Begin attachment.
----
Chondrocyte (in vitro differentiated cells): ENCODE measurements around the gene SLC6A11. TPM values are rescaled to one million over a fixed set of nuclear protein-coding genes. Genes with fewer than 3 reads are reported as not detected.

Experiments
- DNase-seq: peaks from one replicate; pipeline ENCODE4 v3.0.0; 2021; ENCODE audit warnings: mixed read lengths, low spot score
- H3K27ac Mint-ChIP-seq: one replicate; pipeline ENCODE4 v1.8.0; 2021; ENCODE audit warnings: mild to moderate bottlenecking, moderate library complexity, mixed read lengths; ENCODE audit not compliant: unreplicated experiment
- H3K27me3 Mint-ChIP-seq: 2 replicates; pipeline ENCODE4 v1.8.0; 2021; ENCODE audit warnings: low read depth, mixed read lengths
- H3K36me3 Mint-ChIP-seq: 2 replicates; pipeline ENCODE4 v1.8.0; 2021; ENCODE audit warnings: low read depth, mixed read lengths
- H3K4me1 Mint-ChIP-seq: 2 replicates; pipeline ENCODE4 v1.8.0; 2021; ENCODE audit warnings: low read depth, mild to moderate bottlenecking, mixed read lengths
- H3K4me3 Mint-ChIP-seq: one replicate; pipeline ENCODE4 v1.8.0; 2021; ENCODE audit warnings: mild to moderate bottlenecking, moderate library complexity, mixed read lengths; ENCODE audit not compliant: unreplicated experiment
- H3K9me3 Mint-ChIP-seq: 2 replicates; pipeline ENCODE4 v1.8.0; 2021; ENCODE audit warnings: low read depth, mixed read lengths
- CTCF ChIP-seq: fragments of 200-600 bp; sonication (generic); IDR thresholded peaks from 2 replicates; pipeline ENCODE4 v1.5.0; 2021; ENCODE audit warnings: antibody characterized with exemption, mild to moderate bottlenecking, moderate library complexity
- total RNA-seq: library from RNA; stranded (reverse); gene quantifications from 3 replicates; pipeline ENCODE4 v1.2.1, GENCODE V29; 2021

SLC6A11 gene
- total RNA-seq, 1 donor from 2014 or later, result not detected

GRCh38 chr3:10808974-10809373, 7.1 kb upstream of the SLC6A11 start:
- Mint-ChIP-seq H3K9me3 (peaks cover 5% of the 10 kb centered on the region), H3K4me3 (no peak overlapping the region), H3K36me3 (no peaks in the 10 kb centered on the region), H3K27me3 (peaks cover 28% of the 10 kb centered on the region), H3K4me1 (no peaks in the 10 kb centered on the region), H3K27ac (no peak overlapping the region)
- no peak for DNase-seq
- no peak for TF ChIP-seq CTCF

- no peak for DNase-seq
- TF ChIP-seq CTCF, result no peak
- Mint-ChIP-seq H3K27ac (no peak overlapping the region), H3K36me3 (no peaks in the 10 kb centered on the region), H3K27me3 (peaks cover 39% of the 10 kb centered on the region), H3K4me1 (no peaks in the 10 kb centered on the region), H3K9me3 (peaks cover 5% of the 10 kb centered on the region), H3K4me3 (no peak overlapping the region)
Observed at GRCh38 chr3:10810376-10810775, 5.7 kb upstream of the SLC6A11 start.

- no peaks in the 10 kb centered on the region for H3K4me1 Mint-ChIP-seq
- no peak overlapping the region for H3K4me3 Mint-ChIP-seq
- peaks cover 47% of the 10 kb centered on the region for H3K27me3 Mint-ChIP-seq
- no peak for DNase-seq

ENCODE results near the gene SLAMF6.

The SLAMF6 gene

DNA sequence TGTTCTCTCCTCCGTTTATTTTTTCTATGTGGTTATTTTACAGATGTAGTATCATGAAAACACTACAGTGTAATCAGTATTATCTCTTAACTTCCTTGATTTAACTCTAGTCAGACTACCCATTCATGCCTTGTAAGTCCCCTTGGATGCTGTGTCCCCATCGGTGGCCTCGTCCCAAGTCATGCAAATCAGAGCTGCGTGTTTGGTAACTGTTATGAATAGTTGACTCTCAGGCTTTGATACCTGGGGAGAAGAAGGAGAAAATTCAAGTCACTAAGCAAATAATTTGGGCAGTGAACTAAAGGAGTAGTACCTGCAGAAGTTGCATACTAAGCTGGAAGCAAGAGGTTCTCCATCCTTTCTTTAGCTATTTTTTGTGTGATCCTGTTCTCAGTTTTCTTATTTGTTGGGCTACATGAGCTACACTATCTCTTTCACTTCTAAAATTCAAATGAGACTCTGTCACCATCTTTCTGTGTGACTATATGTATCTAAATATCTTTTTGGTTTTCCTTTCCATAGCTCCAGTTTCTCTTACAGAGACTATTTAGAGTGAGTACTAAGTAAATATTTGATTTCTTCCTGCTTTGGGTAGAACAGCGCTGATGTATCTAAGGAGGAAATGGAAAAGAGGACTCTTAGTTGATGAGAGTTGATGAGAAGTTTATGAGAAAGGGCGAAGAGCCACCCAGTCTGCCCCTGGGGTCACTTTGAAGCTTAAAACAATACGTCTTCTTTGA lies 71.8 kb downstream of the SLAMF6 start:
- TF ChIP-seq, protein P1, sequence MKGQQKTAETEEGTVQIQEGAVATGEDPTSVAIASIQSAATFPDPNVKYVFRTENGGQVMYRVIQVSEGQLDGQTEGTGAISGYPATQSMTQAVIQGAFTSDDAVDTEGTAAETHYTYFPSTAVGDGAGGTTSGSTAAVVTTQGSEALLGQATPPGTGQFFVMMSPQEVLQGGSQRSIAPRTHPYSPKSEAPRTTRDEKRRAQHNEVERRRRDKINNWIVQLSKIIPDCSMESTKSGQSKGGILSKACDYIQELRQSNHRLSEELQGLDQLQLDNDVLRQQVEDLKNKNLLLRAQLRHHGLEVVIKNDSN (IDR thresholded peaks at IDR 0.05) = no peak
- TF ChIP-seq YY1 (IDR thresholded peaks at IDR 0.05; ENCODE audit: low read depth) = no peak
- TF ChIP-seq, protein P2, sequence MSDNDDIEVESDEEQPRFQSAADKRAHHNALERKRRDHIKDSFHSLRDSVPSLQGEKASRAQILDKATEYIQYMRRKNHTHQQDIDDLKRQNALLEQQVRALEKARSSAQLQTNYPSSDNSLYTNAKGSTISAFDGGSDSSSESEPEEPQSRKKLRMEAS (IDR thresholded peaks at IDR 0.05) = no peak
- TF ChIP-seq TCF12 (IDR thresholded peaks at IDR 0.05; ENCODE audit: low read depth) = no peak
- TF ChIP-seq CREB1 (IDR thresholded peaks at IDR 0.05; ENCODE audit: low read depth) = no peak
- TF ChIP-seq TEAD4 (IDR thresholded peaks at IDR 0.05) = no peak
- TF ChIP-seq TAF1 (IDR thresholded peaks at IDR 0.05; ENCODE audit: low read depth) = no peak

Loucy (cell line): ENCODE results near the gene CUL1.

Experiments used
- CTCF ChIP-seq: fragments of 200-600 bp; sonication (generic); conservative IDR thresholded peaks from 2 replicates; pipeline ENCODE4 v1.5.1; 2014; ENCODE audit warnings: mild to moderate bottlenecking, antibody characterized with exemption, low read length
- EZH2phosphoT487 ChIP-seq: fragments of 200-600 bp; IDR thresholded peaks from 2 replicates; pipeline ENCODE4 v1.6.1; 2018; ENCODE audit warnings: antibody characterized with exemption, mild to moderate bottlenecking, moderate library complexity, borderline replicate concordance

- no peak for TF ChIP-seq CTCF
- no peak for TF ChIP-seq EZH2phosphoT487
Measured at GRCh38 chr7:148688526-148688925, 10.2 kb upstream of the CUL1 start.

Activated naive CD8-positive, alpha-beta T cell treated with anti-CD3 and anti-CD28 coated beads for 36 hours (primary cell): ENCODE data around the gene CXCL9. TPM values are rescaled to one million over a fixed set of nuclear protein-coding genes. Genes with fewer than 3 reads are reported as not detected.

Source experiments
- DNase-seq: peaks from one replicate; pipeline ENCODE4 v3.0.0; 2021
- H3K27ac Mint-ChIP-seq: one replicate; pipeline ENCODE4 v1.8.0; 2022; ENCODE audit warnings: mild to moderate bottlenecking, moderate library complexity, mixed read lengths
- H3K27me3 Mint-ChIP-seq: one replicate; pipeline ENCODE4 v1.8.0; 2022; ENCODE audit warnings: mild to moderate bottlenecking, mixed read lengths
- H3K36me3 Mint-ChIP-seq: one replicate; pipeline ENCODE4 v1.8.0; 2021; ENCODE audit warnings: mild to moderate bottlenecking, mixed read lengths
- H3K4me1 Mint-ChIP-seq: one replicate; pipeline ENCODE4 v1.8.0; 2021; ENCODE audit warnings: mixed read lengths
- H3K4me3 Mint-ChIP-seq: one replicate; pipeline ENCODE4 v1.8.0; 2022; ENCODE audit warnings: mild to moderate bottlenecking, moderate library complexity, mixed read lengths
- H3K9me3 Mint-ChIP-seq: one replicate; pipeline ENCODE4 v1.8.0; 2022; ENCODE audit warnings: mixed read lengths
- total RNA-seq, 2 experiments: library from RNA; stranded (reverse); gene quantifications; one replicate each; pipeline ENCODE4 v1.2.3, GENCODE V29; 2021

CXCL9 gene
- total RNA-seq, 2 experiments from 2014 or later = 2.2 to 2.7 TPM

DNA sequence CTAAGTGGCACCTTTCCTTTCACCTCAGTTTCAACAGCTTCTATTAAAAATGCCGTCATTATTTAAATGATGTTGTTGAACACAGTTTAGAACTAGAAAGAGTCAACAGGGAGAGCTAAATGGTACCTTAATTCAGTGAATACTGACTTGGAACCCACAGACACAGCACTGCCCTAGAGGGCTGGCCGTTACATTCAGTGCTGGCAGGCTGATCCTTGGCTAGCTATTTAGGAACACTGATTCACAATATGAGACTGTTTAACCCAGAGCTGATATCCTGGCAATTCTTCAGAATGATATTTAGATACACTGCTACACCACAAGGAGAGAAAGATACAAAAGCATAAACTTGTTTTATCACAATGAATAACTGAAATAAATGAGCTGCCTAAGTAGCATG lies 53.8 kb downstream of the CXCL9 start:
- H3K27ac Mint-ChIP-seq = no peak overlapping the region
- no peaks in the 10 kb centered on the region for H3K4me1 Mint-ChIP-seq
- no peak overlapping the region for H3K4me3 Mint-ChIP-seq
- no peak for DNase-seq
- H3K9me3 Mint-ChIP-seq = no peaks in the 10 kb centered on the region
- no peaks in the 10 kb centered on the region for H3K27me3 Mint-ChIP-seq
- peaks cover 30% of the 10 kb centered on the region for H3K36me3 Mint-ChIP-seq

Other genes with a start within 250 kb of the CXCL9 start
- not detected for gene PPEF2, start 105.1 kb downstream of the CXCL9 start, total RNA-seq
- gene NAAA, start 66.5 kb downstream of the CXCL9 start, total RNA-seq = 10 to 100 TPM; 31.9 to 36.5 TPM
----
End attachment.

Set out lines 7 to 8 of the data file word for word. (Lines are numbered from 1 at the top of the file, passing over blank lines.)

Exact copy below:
- H3K4me1 Mint-ChIP-seq: 2 replicates; pipeline ENCODE4 v1.8.0; 2021; ENCODE audit warnings: low read depth, mild to moderate bottlenecking, mixed read lengths
- H3K4me3 Mint-ChIP-seq: one replicate; pipeline ENCODE4 v1.8.0; 2021; ENCODE audit warnings: mild to moderate bottlenecking, moderate library complexity, mixed read lengths; ENCODE audit not compliant: unreplicated experiment